Morris Louis, “Seal” (1959)
Starting THIS SATURDAY (7/19), you can come see ALL OF THESE (and so much more) in our expanded American art galleries. Read more here.
Edward Henry Weston (1886–1958) Oceano, California, 1936, silver print mounted on board, 9 1/2 × 7 7/16 in. The Huntington Library, Art Collections, and Botanical Gardens. © 1981 Center for Creative Photography, Arizona Board of Regents.
Tony Smith, (1912–1980), For W.A., 1969, bronze, each piece 60 × 46 × 33 in.The Huntington Library, Art Collections, and Botanical Gardens. Anonymous gift in memory of Robert Shapazian, The Huntington Library, Art Collections, and Botanical Gardens. ©Tony Smith Estate / Artists Rights Society (ARS), New York. Photography © 2014 Fredrik Nilsen.
Paul Manship (1885–1966), Day, 1938, bronze, 13 1/2 × 26 1/4 in. The Huntington Library, Art Collections, and Botanical Gardens. Photography © 2014 Fredrik Nilsen.
Frederick Hammersley (1919–2009), See Saw, 1966, oil on linen, 44 × 44 in. The Huntington Library, Art Collections, and Botanical Gardens.
Tony Smith installations at Matthew Marks Gallery
1, 2, 3: Sculpture, Painting, Drawing (2008)
4: Marriage, Night, We Lost (2006)
5,6: For Series (2002)
The Snake is Out, Bryant Park, NY, 1967 . Tony Smith
All Combinations of Arcs from Corners and Sides; Straight, Not Straight and Broken Lines - Wall Drawing #260 - Lewitt, Sol (draftsman) - Installation, 1976 - Venice, Biennale (Repository)
'Two Open Modular Cubes/Half-Off', 1972.
In 1982 the artist wrote, ‘the most interesting characteristic of the cube is that it is relatively uninteresting. It is best used as a basic unit for any more elaborate function, the grammatical device from which the work may proceed.’ This sculpture is one of a group on the same scale, beginning with a single cube and using it as a building block or module in various combinations. This is the key example of the ‘half-off’ sculptures, where the cubes abut along half of one side instead of being aligned. The series includes works with three half-off cubes and with five half-off cubes alternately projecting and receding in a zig-zag. There are potentially many additions to the basic form.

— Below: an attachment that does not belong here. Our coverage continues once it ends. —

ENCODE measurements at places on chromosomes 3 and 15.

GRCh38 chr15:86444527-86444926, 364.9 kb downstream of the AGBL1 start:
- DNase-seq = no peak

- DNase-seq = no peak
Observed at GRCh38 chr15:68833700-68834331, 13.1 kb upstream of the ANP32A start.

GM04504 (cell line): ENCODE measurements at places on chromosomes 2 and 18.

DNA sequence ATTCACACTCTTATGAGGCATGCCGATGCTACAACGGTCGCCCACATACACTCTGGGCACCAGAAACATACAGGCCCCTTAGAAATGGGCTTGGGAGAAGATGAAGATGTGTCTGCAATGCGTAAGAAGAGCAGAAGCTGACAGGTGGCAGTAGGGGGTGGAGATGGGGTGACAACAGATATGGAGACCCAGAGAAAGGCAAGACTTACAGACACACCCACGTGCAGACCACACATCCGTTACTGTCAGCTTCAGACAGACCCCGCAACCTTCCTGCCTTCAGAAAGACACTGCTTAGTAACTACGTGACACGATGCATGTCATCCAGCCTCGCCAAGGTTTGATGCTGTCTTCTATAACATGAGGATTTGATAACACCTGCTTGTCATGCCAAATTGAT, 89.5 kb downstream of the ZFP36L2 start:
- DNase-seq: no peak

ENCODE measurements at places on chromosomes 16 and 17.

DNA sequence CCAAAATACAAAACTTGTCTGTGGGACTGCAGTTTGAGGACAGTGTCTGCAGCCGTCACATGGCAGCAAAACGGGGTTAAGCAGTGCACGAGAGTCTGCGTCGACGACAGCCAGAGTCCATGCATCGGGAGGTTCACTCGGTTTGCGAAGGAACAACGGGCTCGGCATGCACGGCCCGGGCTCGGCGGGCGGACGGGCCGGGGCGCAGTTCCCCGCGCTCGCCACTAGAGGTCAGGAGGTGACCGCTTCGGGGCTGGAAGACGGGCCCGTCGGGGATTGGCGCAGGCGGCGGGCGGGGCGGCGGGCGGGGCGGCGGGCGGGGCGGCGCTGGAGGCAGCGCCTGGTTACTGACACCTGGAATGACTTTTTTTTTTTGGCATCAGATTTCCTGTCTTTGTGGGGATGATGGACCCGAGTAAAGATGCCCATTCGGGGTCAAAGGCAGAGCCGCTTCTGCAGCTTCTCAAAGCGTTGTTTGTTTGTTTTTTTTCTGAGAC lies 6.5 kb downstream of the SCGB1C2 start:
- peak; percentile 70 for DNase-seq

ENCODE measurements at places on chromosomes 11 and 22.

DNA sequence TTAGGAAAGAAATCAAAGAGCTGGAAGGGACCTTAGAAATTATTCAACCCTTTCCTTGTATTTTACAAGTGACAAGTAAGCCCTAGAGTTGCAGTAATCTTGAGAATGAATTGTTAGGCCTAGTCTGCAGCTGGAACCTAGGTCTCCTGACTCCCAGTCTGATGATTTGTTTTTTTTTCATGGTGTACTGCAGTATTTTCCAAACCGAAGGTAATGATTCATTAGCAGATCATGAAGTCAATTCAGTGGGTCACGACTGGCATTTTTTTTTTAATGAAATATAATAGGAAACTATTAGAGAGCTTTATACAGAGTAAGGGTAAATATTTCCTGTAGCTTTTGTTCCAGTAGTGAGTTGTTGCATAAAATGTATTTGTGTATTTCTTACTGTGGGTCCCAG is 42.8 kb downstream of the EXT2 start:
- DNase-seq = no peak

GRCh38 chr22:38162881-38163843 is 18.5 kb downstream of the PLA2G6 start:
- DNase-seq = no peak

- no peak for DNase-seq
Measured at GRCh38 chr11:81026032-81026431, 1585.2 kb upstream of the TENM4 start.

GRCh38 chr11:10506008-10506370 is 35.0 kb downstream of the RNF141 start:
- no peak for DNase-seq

Unknown Avant-garde consists of a selection of ten historic photographs depicting artists’ groups of the twentieth century (Dada, the Surrealists, the Bauhaus, the Situationist International, etc.). In each case the photograph itself has become as much part of art history as the artists and the groups portrayed in the photographs.
The other common feature of these photographs is the presence of one woman among many male colleagues. The images thus also demonstrate the isolated position that women have been assigned by art history.
The photographs are complemented by the documentation of research on female avant-garde artists. The captions added to the photographs refer to women Dadaists, Surrealists, Situationists, etc., who are missing from the group portraits and have therefore remained invisible to art history. The captions thus correct the photographs and rewrite art history
Free Ride by Tony Smith (1912-1980)
painted steel, 1962
Donald Judd, Untitled, 1968, stainless steel, plexiglass, Walker Art Center.